Islamabad: There is apprehension that the Pakistan, India bilateral dialogue may suffer the same fate as the proposed dialogue after the Mumbai attacks, said a Pakistani daily which noted that "the post-Pathankot scenario has a chilling resemblance to post-Mumbai".
An editorial on Pakistan-India talks in the Daily Times on Saturday said that if the latest statements of the Pakistani foreign office and the Indian foreign ministry are perused, what one finds is an all too familiar ring to these utterings.
Pakistan "has thrown the ball back into India's court as far as settling mutually convenient dates for the foreign secretaries talks originally scheduled for January 15 but postponed due to the Pathankot attack," said the daily.
It observed that both sides had been careful to underline that the talks had only been postponed, not cancelled.
"Yet here we are more than a month down the road since then, and all we are hearing from the Pakistani side as well as the Indian foreign ministry spokesman is that 'mutually convenient' dates are not yet in hand..."
The editorial noted that despite Prime Minister Nawaz Sharif's reiterations of resolve to counter terrorism and the detention of Maulana Masood Azhar of the Jaish-e-Mohammad, accused of masterminding the Pathankot attack, "immense uncertainty looms over the (preliminary) meeting of the foreign secretaries in order to pave the way for the Bilateral Comprehensive Dialogue to follow".
"Both sides seem firmly bogged down in the old and worn ruts, particularly since Islamabad insists the 'evidence' regarding the Pathankot attack provided by India is 'insufficient'."
It went on to say that if there is a chink of light "one is the statement of the Pakistan High Commissioner in New Delhi Abdul Basit, who is confident the foreign secretary talks will begin in February and the other the report that the Pakistani and Indian foreign secretaries could meet this week on the sidelines of a conference in San Francisco, where they will take advantage of the opportunity to discuss dates for their formal interaction".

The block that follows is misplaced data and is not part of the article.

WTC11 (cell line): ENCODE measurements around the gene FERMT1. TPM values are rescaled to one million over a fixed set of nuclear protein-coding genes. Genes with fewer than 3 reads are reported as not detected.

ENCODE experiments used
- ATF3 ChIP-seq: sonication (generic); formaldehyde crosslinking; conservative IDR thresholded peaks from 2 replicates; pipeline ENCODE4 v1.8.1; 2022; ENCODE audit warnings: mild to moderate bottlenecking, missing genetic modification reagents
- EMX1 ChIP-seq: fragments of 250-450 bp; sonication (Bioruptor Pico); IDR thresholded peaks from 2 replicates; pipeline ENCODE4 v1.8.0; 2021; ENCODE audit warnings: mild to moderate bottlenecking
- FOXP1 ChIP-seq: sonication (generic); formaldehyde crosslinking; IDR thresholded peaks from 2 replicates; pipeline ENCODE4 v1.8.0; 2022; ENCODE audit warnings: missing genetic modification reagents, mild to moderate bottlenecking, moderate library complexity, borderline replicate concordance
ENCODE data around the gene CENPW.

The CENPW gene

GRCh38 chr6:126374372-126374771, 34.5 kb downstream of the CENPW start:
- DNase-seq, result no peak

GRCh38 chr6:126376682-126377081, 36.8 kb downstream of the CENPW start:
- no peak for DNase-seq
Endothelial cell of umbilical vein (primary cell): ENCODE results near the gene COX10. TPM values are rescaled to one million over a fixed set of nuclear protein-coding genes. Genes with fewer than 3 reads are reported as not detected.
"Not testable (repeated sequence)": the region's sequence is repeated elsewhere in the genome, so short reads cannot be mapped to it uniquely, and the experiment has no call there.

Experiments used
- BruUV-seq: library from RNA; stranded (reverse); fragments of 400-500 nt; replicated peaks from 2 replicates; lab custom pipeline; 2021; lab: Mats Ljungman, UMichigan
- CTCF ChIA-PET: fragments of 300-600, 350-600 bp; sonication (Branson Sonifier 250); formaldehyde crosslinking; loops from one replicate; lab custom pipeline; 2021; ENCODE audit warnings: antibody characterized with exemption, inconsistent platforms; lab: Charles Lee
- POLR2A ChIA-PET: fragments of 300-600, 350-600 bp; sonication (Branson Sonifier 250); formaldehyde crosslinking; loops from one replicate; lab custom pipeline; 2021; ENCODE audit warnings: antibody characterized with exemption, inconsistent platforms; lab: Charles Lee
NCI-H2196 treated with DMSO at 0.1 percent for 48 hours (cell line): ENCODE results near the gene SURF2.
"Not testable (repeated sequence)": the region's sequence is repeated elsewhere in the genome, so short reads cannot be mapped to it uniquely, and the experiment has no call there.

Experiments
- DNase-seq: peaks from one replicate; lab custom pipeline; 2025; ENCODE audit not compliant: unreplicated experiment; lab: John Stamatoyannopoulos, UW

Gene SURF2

It said that the "apprehension is that this bilateral dialogue may suffer the same fate as the proposed dialogue after the Mumbai attacks".
"Governments in Islamabad and New Delhi changed while both sides were still dancing their minuet around the investigations of that terror attack and even the replacement governments have made little if any progress in that direction. Now comes Pathankot just as the two sides had groped their way back to the negotiating table after initial aggressive intent was on display from the Modi government.
"On present trends at least, the post-Pathankot scenario has a chilling resemblance to post-Mumbai."
The daily said that the people of the subcontinent await with a mixture of hope and resignation the reversal of this familiar Pakistan-India impasse.
"...The eminently logical recourse to the weapon of language rather than the time-worn language of weapons remains to be established as the dominant and irreversible currency of the relationship. Hope for the best, but don't hold your breath where these two countries are concerned".